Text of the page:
Depression (major depressive disorder) is a common and serious medical illness
that negatively affects how you feel, the way you think and how you act.
Fortunately, it is also treatable. Depression causes feelings of sadness and/or a loss
of interest in activities you once enjoyed. It can lead to a variety of emotional and
physical problems and can decrease your ability to function at work and at home.
Here are the tips which can help feeling better to overcome this problem.
- Get in a routine.
If you’re depressed, you need a routine, says Ian Cook, MD. He’s a psychiatrist and
director of the Depression Research and Clinic Program at UCLA.
Depression can strip away the structure from your life. One day melts into the next.
Setting a gentle daily schedule can help you get back on track.
- Set goals.
When you’re depressed, you may feel like you can’t accomplish anything. That
makes you feel worse about yourself. To push back, set daily goals for yourself.
“Start very small,” Cook says. “Make your goal something that you can succeed at,
like doing the dishes every other day.”
As you start to feel better, you can add more challenging daily goals.
It temporarily boosts feel-good chemicals called endorphins. It may also have longterm benefits for people with depression. Regular exercise seems to encourage the
brain to rewire itself in positive ways, Cook says.
How much exercise do you need? You don’t need to run marathons to get a benefit.
Just walking a few times a week can help.
- Eat healthy.
There is no magic diet that fixes depression. It’s a good idea to watch what you eat,
though. If depression tends to make you overeat, getting in control of your eating
will help you feel better.
Although nothing is definitive, Cook says there’s evidence that foods with omega-3
fatty acids (such as salmon and tuna) and folic acid (such as spinach and avocado)
could help ease depression.
- Get enough sleep.
Depression can make it hard to get enough shut-eye, and too little sleep can make
What can you do?
Start by making some changes to your lifestyle. Go to bed and get up at the same
time every day. Try not to nap. Take all the distractions out of your bedroom — no
computer and no TV. In time, you may find your sleep improves.
- Take on responsibilities.
When you’re depressed, you may want to pull back from life and give up your
responsibilities at home and at work. Don’t. Staying involved and having daily
responsibilities can help you maintain a lifestyle that can help counter depression.
They ground you and give you a sense of accomplishment.
If you’re not up to full-time school or work, that’s fine. Think about part-time. If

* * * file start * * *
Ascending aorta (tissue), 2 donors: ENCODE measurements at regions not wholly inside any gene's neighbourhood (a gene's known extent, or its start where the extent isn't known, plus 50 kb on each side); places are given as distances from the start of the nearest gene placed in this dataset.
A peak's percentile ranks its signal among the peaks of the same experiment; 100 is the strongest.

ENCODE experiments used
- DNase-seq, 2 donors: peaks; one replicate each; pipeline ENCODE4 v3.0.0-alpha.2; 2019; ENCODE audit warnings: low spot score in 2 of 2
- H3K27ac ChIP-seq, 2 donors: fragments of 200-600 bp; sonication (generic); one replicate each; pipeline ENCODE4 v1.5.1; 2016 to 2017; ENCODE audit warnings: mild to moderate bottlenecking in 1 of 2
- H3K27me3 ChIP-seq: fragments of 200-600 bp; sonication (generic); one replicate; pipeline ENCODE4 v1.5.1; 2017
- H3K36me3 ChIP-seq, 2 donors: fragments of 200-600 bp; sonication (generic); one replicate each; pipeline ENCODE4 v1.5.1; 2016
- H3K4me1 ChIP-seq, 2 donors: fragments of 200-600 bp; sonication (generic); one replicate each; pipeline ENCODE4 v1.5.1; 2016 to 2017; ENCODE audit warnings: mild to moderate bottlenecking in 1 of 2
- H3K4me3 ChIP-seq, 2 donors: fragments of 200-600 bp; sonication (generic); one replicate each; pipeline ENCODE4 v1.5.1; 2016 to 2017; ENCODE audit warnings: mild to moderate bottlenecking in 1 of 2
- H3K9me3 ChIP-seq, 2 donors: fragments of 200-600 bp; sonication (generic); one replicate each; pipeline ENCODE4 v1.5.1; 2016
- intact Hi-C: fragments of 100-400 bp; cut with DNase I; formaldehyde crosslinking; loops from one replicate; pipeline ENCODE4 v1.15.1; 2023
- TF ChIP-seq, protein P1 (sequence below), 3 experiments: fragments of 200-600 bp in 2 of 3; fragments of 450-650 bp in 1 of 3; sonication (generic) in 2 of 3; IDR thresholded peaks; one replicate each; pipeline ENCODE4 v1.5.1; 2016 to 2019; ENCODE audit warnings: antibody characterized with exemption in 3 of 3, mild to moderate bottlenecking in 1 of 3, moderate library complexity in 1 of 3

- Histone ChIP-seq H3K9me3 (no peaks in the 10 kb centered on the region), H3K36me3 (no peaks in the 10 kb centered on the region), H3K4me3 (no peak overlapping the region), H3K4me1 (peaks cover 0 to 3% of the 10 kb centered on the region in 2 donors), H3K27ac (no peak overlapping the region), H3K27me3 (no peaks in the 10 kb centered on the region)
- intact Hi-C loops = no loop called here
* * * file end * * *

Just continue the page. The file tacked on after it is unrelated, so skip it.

that seems like too much, consider volunteer work.
- Challenge negative thoughts.
In your fight against depression, a lot of the work is mental — changing how you
think. When you’re depressed, you leap to the worst possible conclusions.
You might feel like no one likes you, but is there real evidence for that? You might
feel like the most worthless person on the planet, but is that really likely? It takes
practice, but in time you can beat back those negative thoughts before they get out
- Check with your doctor before using supplements.
“There’s promising evidence for certain supplements for depression,” Cook says.
Those include fish oil, folic acid, and SAMe. But more research needs to be done
before we’ll know for sure. Always check with your doctor before starting any
supplement, especially if you’re already taking medications.
- Do something new.
When you’re depressed, you’re in a rut. Push yourself to do something different. Go
to a museum. Pick up a used book and read it on a park bench. Volunteer at a soup
kitchen. Take a language class.
When we challenge ourselves to do something different, there are chemical changes
in the brain,” Cook says. “Trying something new alters the levels of [the brain
chemical] dopamine, which is associated with pleasure, enjoyment, and learning.”
- Try to have fun.
If you’re depressed, make time for things you enjoy. What if nothing seems fun
anymore? “That’s just a symptom of depression,” Cook says. You have to keep
As strange as it might sound, you have to work at having fun. Plan things you used
to enjoy, even if they feel like a chore. Keep going to the movies. Keep going out
with friends for dinner.
- Avoid alcohol and other drugs.
Substance misuse is common in people who have depression. You may be more
likely to turn to alcohol, marijuana, or other drugs to deal with the symptoms of
your depression. It’s unclear if drinking and using drugs causes depression. But
long-term drug use could change the way your brain works and worsen or lead to
mental health problems.
When you’re depressed, you can lose the knack for enjoying life, Cook says. You
have to relearn how to do it. In time, fun things really will feel fun again
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